This was one of the pipes I picked up recently on a trip to the US. It is a small Astor Belge shape which is one of my favourite shapes of pipes. Astor pipes were made by Comoy as a second line of pipes. From the number of fills on this one it can easily be seen why it is a second. It is a shame as it also has some amazing cross grain on the front and back and some beautiful birdseye among the fills on both sides. The extent of the birdseye grain can be seen in the second photo below.

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The pipe was dirty but really in pretty good shape for its age. I reamed the bowl and cleaned the bowl and shank with Isopropyl alcohol (99%) to remove the tars and oils from the inside. Then I dropped the stem in some oxyclean to soak and wiped the bowl down with acetone (fingernail polish remover) to remove the finish. I dropped the bowl in the alcohol bath for awhile to give it a good soak and worked on several others for awhile.

After an hour in the bath, I removed the bowl and dried it off. The next series of three photos show the pipe after removal from the bath. I used micromesh 1500 grit sanding pads to remove the grime and tar from the rim and the inside bevelled edge. It took a bit of work to smooth this out and keep the angles the same all the way around. The third photo below shows the finished bevel and the top after quite a bit of sanding. The top took a bit more sanding with the micromesh to remove the darkening as it was on the surface and not too deep into the briar.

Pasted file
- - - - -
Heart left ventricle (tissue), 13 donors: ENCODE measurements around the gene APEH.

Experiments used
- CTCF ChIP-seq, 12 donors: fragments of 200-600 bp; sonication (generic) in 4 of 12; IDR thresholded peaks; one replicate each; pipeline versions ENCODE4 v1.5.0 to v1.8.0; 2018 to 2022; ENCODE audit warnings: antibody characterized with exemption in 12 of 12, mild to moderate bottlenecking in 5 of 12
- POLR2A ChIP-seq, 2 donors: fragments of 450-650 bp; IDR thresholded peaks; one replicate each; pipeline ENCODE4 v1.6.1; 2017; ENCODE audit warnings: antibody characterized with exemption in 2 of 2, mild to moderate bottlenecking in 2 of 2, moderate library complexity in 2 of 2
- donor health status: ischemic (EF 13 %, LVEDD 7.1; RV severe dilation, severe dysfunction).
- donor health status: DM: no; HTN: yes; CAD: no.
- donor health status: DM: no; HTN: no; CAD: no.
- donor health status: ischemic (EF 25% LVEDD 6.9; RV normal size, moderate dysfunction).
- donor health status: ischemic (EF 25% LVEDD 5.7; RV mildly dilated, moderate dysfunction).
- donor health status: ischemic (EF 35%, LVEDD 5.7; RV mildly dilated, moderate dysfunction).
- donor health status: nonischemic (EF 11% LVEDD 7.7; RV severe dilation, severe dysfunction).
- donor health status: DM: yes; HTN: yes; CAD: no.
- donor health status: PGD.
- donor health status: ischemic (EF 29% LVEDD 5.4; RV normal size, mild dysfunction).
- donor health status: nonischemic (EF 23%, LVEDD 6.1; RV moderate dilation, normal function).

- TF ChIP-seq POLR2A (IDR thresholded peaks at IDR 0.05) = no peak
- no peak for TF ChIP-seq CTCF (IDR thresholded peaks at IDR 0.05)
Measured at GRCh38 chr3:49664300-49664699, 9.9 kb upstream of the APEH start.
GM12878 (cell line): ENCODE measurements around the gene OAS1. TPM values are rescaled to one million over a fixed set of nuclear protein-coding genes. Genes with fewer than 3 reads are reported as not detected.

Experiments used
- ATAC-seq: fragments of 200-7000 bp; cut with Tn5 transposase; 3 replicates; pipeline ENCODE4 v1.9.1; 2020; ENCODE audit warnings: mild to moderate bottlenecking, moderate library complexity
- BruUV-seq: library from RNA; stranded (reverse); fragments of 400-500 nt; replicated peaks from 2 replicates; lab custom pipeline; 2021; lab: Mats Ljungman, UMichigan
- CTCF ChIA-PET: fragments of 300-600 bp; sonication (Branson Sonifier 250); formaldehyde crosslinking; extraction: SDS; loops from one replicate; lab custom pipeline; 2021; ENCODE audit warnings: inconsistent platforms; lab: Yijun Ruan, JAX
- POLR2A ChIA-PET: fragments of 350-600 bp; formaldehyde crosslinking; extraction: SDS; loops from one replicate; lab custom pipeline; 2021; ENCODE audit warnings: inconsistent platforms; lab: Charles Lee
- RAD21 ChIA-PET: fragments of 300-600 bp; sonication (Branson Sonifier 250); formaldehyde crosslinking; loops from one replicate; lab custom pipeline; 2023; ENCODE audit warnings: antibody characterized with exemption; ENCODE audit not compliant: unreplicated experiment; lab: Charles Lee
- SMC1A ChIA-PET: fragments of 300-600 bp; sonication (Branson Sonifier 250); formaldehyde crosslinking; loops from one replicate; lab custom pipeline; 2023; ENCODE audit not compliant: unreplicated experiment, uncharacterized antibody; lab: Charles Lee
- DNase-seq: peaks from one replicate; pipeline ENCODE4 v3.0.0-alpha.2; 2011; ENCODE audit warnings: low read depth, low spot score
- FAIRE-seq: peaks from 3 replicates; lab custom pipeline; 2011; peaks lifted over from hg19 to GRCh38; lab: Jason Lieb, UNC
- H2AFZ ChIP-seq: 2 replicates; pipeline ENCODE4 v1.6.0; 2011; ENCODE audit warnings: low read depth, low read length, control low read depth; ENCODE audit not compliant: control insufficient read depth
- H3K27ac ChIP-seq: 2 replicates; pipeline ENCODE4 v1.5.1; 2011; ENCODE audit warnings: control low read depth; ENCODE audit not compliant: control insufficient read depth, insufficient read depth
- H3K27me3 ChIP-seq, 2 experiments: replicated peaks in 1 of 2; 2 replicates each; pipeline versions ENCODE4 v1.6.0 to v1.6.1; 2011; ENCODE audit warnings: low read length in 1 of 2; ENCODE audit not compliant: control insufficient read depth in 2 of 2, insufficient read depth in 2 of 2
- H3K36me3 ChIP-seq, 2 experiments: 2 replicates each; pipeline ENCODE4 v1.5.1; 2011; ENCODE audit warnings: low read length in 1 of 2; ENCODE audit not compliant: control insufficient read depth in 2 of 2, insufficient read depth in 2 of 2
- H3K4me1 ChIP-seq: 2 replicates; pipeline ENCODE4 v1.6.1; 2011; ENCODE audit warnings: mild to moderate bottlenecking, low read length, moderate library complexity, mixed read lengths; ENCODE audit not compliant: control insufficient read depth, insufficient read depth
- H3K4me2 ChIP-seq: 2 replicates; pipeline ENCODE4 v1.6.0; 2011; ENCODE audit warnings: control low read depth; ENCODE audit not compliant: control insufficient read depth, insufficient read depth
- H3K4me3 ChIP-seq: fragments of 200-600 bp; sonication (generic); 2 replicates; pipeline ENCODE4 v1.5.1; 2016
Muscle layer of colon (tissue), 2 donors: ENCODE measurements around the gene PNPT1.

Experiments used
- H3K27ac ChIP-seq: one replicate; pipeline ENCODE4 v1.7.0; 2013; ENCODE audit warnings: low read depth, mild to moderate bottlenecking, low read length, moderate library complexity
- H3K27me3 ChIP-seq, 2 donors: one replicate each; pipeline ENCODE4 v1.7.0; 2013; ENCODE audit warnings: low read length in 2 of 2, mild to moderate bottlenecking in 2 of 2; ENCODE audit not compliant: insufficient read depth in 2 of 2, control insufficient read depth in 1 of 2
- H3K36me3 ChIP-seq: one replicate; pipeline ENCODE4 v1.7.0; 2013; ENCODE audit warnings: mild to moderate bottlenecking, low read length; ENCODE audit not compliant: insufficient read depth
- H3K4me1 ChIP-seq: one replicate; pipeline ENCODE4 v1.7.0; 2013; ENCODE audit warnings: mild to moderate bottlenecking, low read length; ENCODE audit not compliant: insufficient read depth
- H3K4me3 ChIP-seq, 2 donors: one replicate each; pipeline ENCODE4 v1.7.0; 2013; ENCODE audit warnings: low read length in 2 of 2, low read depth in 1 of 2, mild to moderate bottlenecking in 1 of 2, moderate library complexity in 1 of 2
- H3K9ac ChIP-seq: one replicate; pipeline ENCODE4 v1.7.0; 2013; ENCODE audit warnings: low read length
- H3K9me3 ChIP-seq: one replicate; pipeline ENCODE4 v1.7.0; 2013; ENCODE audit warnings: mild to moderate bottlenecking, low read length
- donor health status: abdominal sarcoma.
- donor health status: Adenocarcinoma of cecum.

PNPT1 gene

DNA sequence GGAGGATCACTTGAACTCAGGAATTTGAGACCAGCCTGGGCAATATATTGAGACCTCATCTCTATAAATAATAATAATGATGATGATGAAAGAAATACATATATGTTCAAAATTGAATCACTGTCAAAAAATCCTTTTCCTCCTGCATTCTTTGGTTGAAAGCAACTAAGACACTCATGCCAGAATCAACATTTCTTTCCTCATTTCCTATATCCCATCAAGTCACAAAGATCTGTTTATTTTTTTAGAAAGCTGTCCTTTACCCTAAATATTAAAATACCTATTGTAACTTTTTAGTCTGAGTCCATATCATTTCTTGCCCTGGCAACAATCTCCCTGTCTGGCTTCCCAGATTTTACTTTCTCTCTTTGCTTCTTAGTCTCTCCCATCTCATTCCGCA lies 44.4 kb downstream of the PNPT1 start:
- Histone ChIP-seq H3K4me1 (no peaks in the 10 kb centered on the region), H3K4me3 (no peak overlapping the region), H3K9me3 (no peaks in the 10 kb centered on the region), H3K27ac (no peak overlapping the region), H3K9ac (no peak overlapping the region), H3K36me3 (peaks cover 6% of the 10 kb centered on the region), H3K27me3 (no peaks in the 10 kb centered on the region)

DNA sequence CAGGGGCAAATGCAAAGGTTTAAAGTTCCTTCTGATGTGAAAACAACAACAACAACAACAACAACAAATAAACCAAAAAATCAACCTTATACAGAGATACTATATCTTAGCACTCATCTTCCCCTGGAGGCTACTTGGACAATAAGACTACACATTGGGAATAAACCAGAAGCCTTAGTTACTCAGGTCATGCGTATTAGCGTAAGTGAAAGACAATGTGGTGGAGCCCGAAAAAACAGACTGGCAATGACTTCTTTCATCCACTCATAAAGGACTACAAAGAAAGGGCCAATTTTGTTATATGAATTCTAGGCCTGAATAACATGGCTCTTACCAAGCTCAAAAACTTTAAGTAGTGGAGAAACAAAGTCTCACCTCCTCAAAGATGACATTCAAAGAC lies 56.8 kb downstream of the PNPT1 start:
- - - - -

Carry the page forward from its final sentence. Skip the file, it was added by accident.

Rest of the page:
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At that point I decided to remove the fills from the bowl as I personally dislike the pink putty fills that are often used on these old timers. I used the dental pick to remove the as can be seen in the next series of three photos. They were all pretty deep and would need to be repaired. After picking out the fill I wipe the bowl down with a soft cloth and Isopropyl alcohol to clean the surface of any remaining bits of putty. When they are clean and dry I fill them with briar dust that I have saved for this purpose.

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After filling them with briar dust I drip the super glue/krazy glue into the dust and it dries almost instantly. The next three photos show the newly filled holes at various stages of the repair. The first photo shows the dust and super glue in the bottom holes before I sanded them. The top holes in the photo have been sanded a bit to smooth them out but are not finished. The second photo of the front of the bowl shows both the sanded ones and a newly filled hole with the super glue patch before it dried. The final photo in this series of three shows all the holes filled and the initial sanding completed.